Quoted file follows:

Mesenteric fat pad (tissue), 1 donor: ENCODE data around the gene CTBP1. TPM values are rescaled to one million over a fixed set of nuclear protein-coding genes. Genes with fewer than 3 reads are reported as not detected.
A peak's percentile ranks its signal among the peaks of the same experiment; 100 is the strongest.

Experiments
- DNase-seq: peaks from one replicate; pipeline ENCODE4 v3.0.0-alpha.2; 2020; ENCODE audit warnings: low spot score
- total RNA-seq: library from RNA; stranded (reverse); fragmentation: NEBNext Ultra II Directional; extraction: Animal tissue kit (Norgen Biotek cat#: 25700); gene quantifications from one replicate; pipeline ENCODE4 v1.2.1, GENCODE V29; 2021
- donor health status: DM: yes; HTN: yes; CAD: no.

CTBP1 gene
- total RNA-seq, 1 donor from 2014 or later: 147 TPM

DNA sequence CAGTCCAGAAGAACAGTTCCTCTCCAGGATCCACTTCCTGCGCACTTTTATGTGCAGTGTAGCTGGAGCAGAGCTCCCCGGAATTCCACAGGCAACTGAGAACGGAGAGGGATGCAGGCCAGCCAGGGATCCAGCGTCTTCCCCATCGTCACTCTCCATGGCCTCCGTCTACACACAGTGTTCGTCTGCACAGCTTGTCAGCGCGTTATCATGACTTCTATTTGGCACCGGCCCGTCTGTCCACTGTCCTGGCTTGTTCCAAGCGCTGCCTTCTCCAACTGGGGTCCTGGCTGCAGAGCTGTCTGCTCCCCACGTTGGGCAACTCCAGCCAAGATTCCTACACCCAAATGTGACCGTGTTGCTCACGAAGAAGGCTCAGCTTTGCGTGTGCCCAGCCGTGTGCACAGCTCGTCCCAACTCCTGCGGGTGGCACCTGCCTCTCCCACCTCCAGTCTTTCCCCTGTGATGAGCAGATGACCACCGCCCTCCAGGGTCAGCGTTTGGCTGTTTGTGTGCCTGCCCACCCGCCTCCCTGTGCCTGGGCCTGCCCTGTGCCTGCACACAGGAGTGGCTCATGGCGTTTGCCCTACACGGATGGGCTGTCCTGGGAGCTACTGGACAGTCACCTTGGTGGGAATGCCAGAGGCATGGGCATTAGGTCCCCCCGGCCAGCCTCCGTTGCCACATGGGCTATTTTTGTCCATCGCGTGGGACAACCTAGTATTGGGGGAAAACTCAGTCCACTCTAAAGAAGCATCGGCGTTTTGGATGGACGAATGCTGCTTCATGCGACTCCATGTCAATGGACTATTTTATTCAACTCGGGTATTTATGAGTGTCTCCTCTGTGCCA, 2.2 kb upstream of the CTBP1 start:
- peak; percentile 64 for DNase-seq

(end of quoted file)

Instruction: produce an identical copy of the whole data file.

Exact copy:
Mesenteric fat pad (tissue), 1 donor: ENCODE data around the gene CTBP1. TPM values are rescaled to one million over a fixed set of nuclear protein-coding genes. Genes with fewer than 3 reads are reported as not detected.
A peak's percentile ranks its signal among the peaks of the same experiment; 100 is the strongest.

Experiments
- DNase-seq: peaks from one replicate; pipeline ENCODE4 v3.0.0-alpha.2; 2020; ENCODE audit warnings: low spot score
- total RNA-seq: library from RNA; stranded (reverse); fragmentation: NEBNext Ultra II Directional; extraction: Animal tissue kit (Norgen Biotek cat#: 25700); gene quantifications from one replicate; pipeline ENCODE4 v1.2.1, GENCODE V29; 2021
- donor health status: DM: yes; HTN: yes; CAD: no.

CTBP1 gene
- total RNA-seq, 1 donor from 2014 or later: 147 TPM

DNA sequence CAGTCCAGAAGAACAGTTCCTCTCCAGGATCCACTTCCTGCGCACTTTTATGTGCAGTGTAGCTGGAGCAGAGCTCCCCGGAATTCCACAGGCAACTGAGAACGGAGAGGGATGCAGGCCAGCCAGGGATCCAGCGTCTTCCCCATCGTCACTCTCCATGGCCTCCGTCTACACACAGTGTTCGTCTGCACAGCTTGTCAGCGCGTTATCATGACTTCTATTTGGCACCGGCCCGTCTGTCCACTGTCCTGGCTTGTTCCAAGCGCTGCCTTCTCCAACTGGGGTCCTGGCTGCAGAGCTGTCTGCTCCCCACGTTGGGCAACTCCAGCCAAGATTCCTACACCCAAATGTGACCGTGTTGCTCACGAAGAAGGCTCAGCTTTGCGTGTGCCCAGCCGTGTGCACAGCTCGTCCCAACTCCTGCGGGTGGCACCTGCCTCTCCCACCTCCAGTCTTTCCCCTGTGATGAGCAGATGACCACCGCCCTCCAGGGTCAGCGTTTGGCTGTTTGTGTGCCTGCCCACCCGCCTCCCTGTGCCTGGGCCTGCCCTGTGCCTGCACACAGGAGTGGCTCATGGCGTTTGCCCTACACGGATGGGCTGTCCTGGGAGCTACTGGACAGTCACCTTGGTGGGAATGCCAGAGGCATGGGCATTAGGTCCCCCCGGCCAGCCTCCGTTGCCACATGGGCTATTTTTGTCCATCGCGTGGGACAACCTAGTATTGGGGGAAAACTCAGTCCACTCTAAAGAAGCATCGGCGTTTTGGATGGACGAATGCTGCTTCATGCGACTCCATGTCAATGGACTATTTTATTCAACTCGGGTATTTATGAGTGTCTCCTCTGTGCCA, 2.2 kb upstream of the CTBP1 start:
- peak; percentile 64 for DNase-seq